How Long Will My New Knee or Hip Last?
When patients are dealing with the chronic pain and decreasing mobility created by chronic knee or hip pain, the first treatments are always non-surgical. Physical therapy, changes in some activities, and corticosteroid injections all fit into the normal course of treatment.
But when these don’t help and your osteoarthritis in your knee or hip is beginning to really impact your life, patients start to consider knee or hip replacement surgery with Dr. Moore at Pinehurst Surgical.
One of the first questions we get during the initial consultation is, “So, how long will my artificial knee/hip last?”
In this pre-Thanksgiving blog, let’s get into some rough estimates of what you can expect.
The failure of an artificial replacement can happen early on or over time. While most people wonder about the overall longevity of their prosthesis, they need to manage risk factors to ensure they get the longest duration out of their new knee or hip. Infection is usually the cause of any early failure. Risk factors that can contribute to this are uncontrolled diabetes, obesity, and poor nutrition.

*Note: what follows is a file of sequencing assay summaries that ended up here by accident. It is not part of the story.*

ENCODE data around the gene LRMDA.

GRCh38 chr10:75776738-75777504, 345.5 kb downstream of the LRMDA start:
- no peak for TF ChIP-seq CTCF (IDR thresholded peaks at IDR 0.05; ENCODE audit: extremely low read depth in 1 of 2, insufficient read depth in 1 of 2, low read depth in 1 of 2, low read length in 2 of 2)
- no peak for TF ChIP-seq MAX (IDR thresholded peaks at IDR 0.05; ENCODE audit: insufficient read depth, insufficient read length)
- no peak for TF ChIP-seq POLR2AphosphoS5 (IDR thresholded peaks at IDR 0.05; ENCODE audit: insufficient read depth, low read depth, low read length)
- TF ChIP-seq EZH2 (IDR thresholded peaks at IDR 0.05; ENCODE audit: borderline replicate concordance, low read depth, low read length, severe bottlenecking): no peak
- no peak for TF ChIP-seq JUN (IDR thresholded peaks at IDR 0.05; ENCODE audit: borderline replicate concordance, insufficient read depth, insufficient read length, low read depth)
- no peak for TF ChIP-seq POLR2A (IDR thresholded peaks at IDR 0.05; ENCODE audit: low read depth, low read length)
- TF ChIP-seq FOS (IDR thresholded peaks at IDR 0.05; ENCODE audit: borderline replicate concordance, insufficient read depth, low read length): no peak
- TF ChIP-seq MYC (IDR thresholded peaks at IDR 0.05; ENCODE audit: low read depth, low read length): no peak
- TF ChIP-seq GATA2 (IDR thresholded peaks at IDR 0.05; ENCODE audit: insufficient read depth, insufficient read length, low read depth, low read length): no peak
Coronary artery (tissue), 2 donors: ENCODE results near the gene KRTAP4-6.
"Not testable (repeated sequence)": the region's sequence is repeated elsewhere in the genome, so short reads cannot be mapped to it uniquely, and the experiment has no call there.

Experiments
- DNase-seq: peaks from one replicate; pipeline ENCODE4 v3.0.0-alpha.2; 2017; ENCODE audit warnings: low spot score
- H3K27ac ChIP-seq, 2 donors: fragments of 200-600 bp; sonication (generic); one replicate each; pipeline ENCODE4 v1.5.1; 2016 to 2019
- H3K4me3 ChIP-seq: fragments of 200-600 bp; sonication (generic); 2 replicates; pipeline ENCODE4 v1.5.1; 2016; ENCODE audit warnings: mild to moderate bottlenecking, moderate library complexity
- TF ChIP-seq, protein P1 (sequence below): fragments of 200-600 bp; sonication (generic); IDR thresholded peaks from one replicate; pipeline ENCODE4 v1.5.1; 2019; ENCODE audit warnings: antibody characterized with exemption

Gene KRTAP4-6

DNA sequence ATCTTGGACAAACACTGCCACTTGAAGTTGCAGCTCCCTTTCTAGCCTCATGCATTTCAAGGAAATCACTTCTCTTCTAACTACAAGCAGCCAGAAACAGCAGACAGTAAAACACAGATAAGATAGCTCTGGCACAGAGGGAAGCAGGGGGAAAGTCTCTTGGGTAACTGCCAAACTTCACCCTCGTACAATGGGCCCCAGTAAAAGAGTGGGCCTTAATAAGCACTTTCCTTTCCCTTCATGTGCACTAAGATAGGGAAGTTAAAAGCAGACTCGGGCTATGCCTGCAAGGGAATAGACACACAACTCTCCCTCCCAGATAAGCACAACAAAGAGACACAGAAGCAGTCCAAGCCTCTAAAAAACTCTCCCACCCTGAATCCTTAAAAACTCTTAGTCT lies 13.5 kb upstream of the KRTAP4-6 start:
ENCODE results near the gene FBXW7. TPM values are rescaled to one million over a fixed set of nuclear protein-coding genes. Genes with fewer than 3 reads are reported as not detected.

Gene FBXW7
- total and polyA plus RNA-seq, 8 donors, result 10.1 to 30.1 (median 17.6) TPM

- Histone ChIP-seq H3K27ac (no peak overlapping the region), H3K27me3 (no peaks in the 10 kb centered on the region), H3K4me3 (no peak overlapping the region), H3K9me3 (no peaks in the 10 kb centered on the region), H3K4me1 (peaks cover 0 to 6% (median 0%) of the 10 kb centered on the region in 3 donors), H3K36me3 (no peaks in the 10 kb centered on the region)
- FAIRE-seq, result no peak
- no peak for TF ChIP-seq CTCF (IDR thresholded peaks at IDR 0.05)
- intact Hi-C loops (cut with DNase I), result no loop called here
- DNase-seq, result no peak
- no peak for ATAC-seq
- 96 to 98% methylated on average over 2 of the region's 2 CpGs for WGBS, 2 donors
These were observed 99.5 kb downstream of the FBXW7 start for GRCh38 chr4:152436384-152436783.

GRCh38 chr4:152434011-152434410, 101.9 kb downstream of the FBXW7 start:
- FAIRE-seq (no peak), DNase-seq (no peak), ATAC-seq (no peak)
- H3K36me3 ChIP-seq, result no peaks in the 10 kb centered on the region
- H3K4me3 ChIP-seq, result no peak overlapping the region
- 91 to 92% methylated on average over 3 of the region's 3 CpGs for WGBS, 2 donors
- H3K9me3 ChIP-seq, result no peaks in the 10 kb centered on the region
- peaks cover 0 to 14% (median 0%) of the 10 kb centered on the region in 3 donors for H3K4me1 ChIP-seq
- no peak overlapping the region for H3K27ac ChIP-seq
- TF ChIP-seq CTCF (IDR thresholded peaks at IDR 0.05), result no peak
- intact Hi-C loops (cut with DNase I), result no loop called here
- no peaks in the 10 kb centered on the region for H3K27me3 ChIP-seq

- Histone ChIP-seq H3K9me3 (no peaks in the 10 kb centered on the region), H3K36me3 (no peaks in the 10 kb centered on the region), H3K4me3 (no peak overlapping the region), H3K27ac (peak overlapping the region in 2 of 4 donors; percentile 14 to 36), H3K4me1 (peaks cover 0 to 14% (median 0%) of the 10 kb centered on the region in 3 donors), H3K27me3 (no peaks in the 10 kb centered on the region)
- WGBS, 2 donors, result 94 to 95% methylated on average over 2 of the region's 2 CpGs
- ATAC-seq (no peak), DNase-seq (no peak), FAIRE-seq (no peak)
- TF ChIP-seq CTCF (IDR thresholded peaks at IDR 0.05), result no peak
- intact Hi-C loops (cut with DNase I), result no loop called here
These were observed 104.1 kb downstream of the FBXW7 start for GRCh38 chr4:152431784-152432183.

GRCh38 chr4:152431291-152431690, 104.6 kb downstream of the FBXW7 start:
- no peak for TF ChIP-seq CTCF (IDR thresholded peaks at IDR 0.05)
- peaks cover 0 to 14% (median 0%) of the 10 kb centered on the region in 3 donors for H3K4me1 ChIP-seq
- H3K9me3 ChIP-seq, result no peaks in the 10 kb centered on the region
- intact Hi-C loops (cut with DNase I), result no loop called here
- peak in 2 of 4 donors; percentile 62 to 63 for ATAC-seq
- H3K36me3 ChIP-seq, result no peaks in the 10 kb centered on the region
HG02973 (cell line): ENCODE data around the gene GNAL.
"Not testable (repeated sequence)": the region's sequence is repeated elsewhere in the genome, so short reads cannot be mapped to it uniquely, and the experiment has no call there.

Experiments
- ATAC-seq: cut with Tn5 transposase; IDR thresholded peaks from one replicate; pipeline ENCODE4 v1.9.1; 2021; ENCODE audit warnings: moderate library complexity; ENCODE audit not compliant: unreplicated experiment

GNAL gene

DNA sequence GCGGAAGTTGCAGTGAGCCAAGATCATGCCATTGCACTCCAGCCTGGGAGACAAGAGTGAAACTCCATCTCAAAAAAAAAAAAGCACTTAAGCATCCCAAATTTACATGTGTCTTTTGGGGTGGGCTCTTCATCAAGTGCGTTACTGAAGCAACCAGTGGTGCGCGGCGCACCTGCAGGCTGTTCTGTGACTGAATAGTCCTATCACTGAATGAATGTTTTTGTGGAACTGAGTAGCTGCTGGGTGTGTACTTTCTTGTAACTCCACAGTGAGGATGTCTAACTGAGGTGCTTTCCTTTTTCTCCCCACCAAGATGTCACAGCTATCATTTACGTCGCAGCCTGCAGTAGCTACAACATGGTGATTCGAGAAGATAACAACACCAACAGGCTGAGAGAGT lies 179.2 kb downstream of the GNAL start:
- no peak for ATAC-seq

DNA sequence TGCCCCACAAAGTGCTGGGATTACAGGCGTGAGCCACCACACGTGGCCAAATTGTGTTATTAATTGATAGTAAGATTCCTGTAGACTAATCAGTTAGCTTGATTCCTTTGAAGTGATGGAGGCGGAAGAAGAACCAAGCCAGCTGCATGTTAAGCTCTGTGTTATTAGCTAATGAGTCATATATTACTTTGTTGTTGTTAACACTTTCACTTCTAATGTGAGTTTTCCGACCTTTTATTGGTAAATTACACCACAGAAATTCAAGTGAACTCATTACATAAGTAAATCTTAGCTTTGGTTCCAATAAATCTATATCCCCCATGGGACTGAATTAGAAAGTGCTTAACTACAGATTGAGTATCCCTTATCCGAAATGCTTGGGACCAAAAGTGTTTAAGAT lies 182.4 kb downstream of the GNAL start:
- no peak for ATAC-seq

Long-term failure is most likely to occur because the bond between the bone and the implant loosens over time, or a component of the implant wears down. This will require revision surgery to replace the original implant. Revision surgeries are more involved than the original replacement in many cases, so patients wonder how long they can expect their artificial implant to last.
Technology and materials continue to improve with modern replacements. But these are still manufactured components and, as with any manufactured item, they have a lifespan.
It’s generally thought that around 90 percent of modern total knee replacements still function well 10 to 15 years after the placement. For total hip replacement, that number is closer to 20 years.
But those numbers may be shortchanging the duration of modern implants, as they are evolving quite quickly. The problem is that the data currently available is from implants that, in many cases, aren’t even on the market any longer. For instance, one of the newer technologies is a plastic called “highly cross-linked polyethylene.” It has been showing very low-wear properties, and it is expected that implants made with this plastic will last longer than those made with previous plastics.
As we’ve discussed in other blogs, how you respect and manage your new knee or hip moving forward also impacts its lifespan. This is especially true of impact activities, such as playing basketball or running.
When you meet with Dr. Moore, the two of you will discuss trends in the implants he is placing. But it’s expected that 20 years from now the longevity numbers should be even better.
Are you tired of dealing with chronic knee or hip pain? Give Dr. Moore a call at Pinehurst Surgical, (910) 295-0224, and set up a consultation for possible knee or hip replacement.